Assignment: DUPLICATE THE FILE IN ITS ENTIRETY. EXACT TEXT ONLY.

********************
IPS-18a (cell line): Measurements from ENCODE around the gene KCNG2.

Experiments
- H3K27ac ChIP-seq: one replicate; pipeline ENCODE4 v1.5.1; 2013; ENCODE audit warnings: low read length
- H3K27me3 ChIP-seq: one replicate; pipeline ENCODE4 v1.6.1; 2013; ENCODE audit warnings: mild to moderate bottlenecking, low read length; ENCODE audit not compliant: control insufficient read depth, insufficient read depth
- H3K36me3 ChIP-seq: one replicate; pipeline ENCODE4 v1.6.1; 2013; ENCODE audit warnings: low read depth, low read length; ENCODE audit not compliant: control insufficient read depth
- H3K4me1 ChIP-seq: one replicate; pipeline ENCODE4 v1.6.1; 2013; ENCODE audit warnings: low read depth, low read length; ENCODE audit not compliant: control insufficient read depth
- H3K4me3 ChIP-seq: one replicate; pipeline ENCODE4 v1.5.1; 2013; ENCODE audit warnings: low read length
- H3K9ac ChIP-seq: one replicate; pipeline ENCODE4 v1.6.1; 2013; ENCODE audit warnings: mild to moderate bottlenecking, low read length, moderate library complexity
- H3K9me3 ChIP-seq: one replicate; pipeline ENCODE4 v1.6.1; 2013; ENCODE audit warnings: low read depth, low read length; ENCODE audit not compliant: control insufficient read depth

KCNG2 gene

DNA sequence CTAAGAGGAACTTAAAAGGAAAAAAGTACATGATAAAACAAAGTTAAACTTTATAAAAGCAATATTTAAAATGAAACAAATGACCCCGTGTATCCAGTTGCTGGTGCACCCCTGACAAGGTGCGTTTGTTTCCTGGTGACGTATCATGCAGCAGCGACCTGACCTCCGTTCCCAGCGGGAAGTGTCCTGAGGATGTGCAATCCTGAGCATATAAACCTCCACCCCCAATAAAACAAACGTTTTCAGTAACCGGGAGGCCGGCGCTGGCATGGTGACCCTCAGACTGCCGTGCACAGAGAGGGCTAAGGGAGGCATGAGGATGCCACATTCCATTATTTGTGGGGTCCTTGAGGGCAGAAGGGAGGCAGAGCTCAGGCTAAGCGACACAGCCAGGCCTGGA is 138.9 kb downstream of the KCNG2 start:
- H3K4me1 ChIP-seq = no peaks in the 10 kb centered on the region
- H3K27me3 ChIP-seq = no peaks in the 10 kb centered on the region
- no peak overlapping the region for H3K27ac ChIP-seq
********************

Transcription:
IPS-18a (cell line): Measurements from ENCODE around the gene KCNG2.

Experiments
- H3K27ac ChIP-seq: one replicate; pipeline ENCODE4 v1.5.1; 2013; ENCODE audit warnings: low read length
- H3K27me3 ChIP-seq: one replicate; pipeline ENCODE4 v1.6.1; 2013; ENCODE audit warnings: mild to moderate bottlenecking, low read length; ENCODE audit not compliant: control insufficient read depth, insufficient read depth
- H3K36me3 ChIP-seq: one replicate; pipeline ENCODE4 v1.6.1; 2013; ENCODE audit warnings: low read depth, low read length; ENCODE audit not compliant: control insufficient read depth
- H3K4me1 ChIP-seq: one replicate; pipeline ENCODE4 v1.6.1; 2013; ENCODE audit warnings: low read depth, low read length; ENCODE audit not compliant: control insufficient read depth
- H3K4me3 ChIP-seq: one replicate; pipeline ENCODE4 v1.5.1; 2013; ENCODE audit warnings: low read length
- H3K9ac ChIP-seq: one replicate; pipeline ENCODE4 v1.6.1; 2013; ENCODE audit warnings: mild to moderate bottlenecking, low read length, moderate library complexity
- H3K9me3 ChIP-seq: one replicate; pipeline ENCODE4 v1.6.1; 2013; ENCODE audit warnings: low read depth, low read length; ENCODE audit not compliant: control insufficient read depth

KCNG2 gene

DNA sequence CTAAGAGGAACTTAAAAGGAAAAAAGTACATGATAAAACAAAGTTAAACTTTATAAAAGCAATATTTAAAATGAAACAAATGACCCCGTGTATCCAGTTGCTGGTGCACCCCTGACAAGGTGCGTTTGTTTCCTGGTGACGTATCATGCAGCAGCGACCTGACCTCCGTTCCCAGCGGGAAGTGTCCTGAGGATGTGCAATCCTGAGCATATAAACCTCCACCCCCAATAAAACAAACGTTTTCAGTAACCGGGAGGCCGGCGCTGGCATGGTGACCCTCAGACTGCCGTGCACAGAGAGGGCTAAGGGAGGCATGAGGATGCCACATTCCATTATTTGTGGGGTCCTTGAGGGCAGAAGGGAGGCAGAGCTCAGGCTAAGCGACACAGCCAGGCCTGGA is 138.9 kb downstream of the KCNG2 start:
- H3K4me1 ChIP-seq = no peaks in the 10 kb centered on the region
- H3K27me3 ChIP-seq = no peaks in the 10 kb centered on the region
- no peak overlapping the region for H3K27ac ChIP-seq